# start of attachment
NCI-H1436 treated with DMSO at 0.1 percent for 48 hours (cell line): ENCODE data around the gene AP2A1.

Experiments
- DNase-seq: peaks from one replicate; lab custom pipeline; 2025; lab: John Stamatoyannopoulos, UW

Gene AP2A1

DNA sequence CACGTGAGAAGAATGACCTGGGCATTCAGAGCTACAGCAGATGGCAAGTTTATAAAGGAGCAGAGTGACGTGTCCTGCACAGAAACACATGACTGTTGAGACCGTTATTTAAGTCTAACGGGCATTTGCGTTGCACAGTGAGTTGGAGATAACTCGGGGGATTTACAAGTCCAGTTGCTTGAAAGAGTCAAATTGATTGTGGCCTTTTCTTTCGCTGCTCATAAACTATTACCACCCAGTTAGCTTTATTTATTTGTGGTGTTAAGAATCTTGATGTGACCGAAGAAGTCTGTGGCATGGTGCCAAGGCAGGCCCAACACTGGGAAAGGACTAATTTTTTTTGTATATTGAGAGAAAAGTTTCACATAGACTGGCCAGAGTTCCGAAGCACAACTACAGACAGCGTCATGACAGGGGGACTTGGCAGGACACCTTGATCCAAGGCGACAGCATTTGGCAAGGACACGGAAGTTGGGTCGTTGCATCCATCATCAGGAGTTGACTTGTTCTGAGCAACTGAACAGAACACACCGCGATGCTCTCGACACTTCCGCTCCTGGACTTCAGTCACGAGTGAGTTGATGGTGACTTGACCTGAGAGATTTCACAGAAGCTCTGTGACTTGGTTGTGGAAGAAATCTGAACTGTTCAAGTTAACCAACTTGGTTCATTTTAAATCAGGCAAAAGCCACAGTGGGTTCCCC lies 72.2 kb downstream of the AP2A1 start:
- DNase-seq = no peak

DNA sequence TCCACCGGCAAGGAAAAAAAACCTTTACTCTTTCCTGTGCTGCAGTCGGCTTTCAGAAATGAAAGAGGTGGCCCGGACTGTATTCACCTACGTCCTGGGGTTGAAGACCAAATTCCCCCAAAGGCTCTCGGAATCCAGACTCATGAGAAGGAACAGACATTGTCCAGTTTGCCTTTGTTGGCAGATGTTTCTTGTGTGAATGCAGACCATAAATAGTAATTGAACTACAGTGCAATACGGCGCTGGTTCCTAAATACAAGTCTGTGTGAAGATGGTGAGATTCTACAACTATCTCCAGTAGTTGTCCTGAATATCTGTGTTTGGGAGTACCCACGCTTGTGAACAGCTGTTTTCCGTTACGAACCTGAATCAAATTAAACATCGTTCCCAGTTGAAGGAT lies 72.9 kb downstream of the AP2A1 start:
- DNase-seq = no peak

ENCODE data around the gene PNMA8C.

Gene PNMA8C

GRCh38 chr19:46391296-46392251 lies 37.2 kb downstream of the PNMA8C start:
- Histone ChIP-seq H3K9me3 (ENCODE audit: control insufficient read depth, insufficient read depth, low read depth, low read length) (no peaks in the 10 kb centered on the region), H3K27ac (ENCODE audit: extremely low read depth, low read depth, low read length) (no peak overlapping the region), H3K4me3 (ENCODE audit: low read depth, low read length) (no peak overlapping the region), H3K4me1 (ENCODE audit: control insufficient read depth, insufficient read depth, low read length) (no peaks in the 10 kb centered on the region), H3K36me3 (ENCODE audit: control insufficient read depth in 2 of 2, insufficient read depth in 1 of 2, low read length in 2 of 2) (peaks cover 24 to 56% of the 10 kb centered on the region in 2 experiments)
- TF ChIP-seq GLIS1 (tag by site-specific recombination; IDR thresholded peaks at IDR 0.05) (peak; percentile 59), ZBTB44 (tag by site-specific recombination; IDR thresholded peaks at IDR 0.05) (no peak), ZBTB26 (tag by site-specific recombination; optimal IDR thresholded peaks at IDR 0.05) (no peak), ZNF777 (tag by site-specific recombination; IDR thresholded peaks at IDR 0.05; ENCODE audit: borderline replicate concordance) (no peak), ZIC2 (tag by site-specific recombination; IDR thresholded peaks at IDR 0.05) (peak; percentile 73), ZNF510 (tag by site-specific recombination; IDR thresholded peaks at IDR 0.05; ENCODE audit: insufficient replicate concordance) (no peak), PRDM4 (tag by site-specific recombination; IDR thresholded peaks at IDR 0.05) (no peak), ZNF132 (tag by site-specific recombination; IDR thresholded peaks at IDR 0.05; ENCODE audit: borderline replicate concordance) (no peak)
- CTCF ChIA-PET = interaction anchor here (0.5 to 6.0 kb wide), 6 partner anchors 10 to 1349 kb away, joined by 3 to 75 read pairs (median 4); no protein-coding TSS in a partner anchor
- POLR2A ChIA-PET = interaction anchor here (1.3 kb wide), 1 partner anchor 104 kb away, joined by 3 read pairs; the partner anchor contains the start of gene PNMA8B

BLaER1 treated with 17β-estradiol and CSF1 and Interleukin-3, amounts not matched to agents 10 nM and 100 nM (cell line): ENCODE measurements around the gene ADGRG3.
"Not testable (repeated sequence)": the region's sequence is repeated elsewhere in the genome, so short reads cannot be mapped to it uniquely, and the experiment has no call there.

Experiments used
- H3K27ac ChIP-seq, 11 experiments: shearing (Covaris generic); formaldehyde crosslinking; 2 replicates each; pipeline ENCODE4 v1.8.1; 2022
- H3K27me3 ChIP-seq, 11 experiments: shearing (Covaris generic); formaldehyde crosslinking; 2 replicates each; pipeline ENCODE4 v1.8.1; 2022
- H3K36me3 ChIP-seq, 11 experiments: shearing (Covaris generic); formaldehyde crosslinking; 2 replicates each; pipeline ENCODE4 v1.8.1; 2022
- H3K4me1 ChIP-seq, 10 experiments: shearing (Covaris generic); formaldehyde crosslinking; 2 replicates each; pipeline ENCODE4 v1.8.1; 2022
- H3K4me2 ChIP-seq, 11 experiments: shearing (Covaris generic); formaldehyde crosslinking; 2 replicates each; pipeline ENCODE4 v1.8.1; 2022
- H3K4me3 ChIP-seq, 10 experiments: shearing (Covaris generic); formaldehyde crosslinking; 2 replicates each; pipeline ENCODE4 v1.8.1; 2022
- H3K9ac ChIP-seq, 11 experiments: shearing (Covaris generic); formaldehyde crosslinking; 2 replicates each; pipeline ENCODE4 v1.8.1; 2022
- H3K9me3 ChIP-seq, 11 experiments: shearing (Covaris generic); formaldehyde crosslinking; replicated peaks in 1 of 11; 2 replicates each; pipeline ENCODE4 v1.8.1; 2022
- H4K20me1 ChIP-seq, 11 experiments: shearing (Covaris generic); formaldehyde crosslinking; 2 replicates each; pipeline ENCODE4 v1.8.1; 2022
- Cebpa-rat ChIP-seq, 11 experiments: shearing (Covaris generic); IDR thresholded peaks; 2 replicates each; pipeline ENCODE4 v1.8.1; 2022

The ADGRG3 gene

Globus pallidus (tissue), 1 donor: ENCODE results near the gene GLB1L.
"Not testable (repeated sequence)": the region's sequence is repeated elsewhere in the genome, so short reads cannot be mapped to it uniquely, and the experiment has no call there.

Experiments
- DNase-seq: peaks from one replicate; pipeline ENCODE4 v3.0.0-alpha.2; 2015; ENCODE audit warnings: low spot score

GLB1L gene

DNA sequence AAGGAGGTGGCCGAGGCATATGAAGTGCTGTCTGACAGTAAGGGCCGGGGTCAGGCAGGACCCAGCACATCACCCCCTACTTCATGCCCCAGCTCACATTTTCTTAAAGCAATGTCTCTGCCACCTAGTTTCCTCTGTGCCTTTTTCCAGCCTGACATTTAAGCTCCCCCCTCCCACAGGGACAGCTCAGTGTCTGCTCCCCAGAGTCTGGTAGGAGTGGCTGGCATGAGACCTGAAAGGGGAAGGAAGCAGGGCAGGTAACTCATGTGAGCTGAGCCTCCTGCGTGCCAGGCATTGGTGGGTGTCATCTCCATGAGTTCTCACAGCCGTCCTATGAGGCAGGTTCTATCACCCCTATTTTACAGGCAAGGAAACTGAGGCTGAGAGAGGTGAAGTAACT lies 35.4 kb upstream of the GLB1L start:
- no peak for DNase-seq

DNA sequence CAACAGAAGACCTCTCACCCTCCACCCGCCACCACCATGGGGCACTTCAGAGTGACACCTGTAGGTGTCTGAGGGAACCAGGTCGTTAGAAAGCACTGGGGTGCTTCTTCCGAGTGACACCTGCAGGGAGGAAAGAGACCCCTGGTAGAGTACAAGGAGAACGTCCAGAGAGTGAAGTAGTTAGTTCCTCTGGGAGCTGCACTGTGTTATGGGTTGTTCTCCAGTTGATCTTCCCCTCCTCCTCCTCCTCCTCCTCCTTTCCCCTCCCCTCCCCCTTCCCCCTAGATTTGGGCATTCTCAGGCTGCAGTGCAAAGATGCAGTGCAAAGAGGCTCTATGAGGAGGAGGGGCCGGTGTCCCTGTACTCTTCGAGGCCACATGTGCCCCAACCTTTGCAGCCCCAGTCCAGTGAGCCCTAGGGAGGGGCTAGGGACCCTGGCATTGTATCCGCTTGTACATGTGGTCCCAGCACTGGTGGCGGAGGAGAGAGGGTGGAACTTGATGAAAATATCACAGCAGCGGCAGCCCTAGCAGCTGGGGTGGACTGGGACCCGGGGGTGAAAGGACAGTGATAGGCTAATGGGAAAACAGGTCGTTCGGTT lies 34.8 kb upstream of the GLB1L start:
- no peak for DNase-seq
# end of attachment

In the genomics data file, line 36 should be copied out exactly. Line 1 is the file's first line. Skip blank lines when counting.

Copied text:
- no peak for DNase-seq